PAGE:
Investor wants bosses out over Hochtief Qatar move

FRANKFURT/MADRID (Reuters) - A top investor in both bid target Hochtief HOTG.DE and its Spanish predator ACS ACS.MC has called for the resignation of the German builder's bosses who sold a stake in the company to Qatar.

Southeastern Asset Management condemned both the price of Hochtief’s 9.1 percent stake sale to the Gulf state and the way it was carried out.

“It is our fiduciary duty to request that those members of the Supervisory Board and the Executive Board who took this value-destructive decision should resign from the company immediately,” the asset management group said.

Hochtief on Monday announced a 7 million share issue to Qatar for 400 million euros ($532 million), a move that will dilute ACS’s holding of nearly 30 percent to 27.25 percent.

The sale made ACS’s attempt to win control of Hochtief tougher by boosting the price of Hochtief shares and making it at least 200 million euros more costly for ACS to reach its target of a 50 percent shareholding.

ACS formally launched a hostile bid for Hochtief last week after a 10-week battle of words.

Hochtief again rejected the bid on Thursday.

“The offer of ACS is much too low, nobody should accept it,” Hochtief board member Manfred Wennemer told Reuters.

Southeastern, which holds stakes of just over 5 percent in both ACS and Hochtief, said in a letter to Hochtief that the 57.114 euros per share paid by Qatar was “dramatically below the intrinsic value of Hochtief.”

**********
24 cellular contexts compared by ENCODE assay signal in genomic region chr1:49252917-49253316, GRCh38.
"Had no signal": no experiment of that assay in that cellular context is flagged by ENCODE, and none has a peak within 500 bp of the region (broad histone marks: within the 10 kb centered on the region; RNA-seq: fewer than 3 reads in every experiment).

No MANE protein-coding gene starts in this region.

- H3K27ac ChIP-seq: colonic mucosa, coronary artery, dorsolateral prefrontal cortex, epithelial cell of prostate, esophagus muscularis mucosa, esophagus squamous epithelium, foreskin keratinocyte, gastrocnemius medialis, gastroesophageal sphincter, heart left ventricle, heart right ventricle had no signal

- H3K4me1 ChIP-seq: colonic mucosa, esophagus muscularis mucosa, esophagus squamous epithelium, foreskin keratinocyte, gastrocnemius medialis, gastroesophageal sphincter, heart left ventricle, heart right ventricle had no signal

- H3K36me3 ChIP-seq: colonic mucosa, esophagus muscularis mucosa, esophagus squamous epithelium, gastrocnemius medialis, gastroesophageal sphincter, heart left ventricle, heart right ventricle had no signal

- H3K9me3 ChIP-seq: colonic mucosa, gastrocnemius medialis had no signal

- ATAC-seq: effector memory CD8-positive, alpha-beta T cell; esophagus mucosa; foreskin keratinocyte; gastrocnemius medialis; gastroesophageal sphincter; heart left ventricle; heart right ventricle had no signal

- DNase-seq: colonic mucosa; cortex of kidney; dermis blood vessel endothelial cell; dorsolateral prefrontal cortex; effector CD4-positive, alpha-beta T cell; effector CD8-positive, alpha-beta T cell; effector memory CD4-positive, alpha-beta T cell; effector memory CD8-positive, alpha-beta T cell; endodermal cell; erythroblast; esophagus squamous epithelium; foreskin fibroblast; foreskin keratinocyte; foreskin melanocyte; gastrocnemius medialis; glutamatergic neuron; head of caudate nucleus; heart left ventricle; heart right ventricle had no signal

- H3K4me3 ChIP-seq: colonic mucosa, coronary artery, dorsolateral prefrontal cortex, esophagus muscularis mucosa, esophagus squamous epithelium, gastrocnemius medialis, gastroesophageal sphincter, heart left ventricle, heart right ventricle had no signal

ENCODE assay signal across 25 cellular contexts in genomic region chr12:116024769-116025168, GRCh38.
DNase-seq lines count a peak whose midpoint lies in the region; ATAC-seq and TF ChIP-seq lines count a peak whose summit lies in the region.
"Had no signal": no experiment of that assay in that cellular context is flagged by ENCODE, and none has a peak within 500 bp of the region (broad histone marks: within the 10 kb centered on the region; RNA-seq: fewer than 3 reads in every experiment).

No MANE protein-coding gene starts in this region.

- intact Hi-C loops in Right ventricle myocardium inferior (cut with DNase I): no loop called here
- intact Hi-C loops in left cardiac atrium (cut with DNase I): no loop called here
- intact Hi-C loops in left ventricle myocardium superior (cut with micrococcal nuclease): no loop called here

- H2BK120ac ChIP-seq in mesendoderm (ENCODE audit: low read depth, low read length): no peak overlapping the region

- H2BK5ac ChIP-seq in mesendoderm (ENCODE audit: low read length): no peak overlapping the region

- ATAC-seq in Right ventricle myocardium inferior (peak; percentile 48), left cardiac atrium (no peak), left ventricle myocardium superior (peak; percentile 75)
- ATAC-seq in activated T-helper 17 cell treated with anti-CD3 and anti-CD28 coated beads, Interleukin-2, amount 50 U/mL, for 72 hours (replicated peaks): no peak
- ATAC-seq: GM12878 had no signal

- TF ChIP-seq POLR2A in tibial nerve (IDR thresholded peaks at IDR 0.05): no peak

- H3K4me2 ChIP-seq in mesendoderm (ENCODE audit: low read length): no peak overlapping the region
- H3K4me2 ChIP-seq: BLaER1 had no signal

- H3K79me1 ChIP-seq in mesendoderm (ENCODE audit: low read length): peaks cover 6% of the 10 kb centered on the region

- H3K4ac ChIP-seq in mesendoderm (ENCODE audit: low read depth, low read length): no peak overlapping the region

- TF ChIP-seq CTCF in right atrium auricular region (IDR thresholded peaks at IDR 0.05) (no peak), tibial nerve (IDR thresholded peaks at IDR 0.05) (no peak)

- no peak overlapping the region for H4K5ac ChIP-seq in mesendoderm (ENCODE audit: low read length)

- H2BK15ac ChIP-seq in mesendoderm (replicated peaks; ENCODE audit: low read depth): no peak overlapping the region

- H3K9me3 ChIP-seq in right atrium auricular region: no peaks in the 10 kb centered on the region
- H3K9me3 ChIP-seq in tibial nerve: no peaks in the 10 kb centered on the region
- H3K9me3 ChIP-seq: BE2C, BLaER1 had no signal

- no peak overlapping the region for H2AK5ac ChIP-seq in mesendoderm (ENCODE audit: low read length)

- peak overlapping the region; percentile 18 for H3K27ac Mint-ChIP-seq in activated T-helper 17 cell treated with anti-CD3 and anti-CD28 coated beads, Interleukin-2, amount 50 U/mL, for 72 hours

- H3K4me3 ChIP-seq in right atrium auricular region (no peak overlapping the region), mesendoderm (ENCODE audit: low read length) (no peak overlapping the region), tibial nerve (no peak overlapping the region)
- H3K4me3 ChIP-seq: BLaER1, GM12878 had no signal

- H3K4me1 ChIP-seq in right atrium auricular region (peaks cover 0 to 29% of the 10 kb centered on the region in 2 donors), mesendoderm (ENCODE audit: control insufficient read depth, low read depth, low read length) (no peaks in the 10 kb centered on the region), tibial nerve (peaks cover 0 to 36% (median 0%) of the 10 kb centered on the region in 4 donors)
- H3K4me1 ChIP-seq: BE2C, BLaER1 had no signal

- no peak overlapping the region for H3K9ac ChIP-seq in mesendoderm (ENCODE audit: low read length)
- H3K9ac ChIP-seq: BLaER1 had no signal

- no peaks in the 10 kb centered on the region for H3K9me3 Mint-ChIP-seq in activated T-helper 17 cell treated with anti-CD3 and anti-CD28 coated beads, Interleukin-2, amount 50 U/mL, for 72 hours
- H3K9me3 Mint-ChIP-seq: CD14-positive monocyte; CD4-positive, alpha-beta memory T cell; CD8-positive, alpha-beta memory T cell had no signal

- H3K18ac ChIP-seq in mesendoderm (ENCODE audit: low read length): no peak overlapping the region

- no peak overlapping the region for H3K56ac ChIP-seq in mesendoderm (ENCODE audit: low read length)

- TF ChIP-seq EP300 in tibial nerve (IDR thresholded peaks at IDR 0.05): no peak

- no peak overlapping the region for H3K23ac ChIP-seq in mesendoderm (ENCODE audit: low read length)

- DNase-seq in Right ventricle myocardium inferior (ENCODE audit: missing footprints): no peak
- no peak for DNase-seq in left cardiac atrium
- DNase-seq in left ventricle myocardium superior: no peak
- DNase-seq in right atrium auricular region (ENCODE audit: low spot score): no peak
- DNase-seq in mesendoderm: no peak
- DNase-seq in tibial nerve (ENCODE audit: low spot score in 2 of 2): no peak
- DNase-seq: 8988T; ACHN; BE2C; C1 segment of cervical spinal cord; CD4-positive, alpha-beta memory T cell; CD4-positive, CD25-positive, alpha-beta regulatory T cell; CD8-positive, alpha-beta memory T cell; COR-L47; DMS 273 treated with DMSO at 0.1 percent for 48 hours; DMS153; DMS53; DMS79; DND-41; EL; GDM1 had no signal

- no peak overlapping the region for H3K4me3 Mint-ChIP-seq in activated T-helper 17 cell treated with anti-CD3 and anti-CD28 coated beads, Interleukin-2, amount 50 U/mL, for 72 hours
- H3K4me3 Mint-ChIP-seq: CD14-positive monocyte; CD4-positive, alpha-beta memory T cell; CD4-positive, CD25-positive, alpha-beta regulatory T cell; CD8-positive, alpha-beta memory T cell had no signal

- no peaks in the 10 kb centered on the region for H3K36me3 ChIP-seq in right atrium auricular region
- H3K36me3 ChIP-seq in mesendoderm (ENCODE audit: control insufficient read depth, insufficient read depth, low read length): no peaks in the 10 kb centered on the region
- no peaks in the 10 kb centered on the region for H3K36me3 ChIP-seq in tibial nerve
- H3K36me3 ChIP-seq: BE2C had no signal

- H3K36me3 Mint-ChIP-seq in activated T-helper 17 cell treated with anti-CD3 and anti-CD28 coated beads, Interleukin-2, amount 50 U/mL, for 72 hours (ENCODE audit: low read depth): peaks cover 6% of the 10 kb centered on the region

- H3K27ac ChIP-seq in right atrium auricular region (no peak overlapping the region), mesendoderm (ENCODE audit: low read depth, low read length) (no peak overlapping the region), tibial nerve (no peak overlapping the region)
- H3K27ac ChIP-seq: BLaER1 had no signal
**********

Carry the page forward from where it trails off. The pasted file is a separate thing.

It also questioned why Hochtief needed additional capital given its financial strength.

In the letter, seen by Reuters, Southeastern valued the German company at 95 euros per share.

However, Scottish Widows Investment Partnership (SWIP) -- a top-12 institutional investor in Hochtief with 0.54 percent -- applauded the Qatar deal.

“Qatar coming into the company in this way makes things quite interesting...on two different fronts, from the perspective of the takeover bid and the potential to gain many more Middle Eastern contracts, particularly after the World Cup announcement and the demand for air-conditioned football stadia in Qatar,” Kathleen Dewandeleer, a SWIP fund manager said.

Hochtief shares were trading 2.27 percent higher at 64.84 euros at 1537 GMT.


The rise in Hochtief’s share price has made ACS’s offer -- valued at 57.9 euros at 1125 GMT -- look much less attractive, but analysts in Madrid said it would not scare off the Spanish company.

The bid is pitched deliberately low because ACS does not want to pay out for the whole of Hochtief’s share capital. Its aim is to cross the 30 percent threshold with its low-ball bid, after which German takeover rules allow it to buy more stock in the market.

“I don’t think this will stop ACS from reaching its objective,” one Madrid-based analyst said.

“If ACS barks that means they have been hit at the right spot,” said a Frankfurt-based fund manager who is invested in Hochtief. “But winning Qatar as a shareholder will not prevent the deal going through, especially as ACS allegedly has cash settled options to get above the 30 percent threshold.”

Southeastern also called on Hochtief to retire 3.44 million treasury shares “to minimize the damage done to shareholders by their inexplicable decision to give away 9.1 percent of our company at such a steep discount to value.”

Earlier, ACS declined to comment on a Financial Times Deutschland report that Qatar might raise its stake in Hochtief.

“I already expected that Qatar may actually hike its stake above the 9.1 percent. I’m not sure how high Qatar would go, but I could imagine that 15 percent may be a realistic figure,” NordLB analyst Heino Hammann said.

Analysts and bankers are split on Qatar’s motivation for taking the stake, with some saying it could be a straight financial investment rather than the strategic soccer World Cup-related move as described by Hochtief.

Additional reporting by Matthias Inverardi, Arno Schuetze and Sinead Cruise; Writing by Alexander Smith and Tracy Rucinski; editing by Andrew Callus and Jane Merriman